Of the 449 patients evaluated, 86 had mild liver disease and 363 had moderate-to-severe disease. The use of a single comedication was more frequent among patients with mild liver disease (p = 0.03), whereas utilization of more than three drugs among those with moderate-to-severe disease (p = 0.05). Of the 142 comedications used in 86 patients with mild disease, 27 (20%) may require dose adjustment/closer monitoring, none was contraindicated. Of the 322 comedications used in 363 patients with moderate-to-severe liver disease, 82 (25%) were classified with potential DDIs that required only monitoring and dose adjustments; 10 (3%) were contraindicated in severe liver disease. In patients with mild liver disease 30% (26/86) used at least one drug with a potential DDI whereas of the 363 patients with moderate-to-severe liver disease, 161 (44%) were at risk for one or more DDI.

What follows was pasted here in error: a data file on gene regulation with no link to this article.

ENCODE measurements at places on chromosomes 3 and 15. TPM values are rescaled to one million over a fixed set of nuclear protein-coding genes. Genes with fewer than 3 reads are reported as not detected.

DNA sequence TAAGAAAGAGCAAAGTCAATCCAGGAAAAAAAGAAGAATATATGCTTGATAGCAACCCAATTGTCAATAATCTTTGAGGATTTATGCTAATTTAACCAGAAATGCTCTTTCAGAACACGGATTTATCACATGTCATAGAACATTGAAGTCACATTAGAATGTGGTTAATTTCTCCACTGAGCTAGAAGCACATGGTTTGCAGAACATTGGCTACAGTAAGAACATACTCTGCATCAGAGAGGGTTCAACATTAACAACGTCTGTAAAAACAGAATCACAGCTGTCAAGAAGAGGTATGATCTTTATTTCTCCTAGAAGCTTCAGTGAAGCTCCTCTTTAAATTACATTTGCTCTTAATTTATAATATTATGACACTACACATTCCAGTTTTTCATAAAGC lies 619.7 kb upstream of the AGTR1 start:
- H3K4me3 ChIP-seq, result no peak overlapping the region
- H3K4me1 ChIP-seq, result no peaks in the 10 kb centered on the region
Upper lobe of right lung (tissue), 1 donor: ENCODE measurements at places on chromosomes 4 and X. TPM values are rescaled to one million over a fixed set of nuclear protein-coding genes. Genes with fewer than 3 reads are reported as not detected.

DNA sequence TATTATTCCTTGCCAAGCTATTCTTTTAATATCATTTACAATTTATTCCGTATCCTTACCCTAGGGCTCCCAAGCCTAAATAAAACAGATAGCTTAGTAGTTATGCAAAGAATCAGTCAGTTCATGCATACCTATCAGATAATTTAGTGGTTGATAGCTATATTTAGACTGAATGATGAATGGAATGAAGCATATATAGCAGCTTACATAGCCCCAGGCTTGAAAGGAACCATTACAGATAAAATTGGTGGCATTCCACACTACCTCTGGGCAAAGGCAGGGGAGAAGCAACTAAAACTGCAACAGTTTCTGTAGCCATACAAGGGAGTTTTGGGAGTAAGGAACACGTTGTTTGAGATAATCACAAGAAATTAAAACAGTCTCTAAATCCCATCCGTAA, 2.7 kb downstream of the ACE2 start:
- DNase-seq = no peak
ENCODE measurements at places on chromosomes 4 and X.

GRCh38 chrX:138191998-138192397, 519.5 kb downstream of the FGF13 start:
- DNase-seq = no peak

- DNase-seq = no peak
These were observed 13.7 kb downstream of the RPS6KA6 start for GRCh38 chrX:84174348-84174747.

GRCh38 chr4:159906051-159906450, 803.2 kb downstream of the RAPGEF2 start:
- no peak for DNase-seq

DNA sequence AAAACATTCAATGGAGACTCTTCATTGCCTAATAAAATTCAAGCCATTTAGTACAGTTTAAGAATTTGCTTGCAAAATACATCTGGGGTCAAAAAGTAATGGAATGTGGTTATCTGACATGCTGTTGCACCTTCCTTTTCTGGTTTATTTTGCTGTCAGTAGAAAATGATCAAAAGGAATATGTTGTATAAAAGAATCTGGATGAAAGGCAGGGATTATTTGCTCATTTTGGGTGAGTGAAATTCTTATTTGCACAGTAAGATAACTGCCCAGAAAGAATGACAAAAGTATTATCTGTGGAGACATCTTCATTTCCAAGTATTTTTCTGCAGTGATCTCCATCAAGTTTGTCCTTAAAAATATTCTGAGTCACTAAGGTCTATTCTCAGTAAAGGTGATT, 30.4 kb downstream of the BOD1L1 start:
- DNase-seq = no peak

Conclusions

Based on these results, we can estimate that 30–44% of patients undergoing DAA and taking comedications are at risk of a clinically significant DDI. This data indicates the need for increased awareness of potential DDI during DAA therapy, especially in patients with moderate-to-severe liver disease. For several drugs, the recommendation related to the DDI changes from “dose adjustment/closer monitoring”, in mild to moderate liver disease, to “the use is contraindicated” in severe liver disease.

Introduction

The new generation of oral direct-acting antivirals (DAAs) has transformed the treatment of hepatitis C virus (HCV) infection, demonstrating both high efficacy and high tolerability [13]. However, none of the DAAs are completely free of drug-drug interactions (DDIs), which can significantly alter the drugs’ exposure and thus their efficacy and toxicity. Studies on interactions between DAAs and some key drugs have been performed in the development of all DAAs. However, the majority of clinical trial participants have been healthy volunteers with few comorbidities and limited concomitant medications [4,5].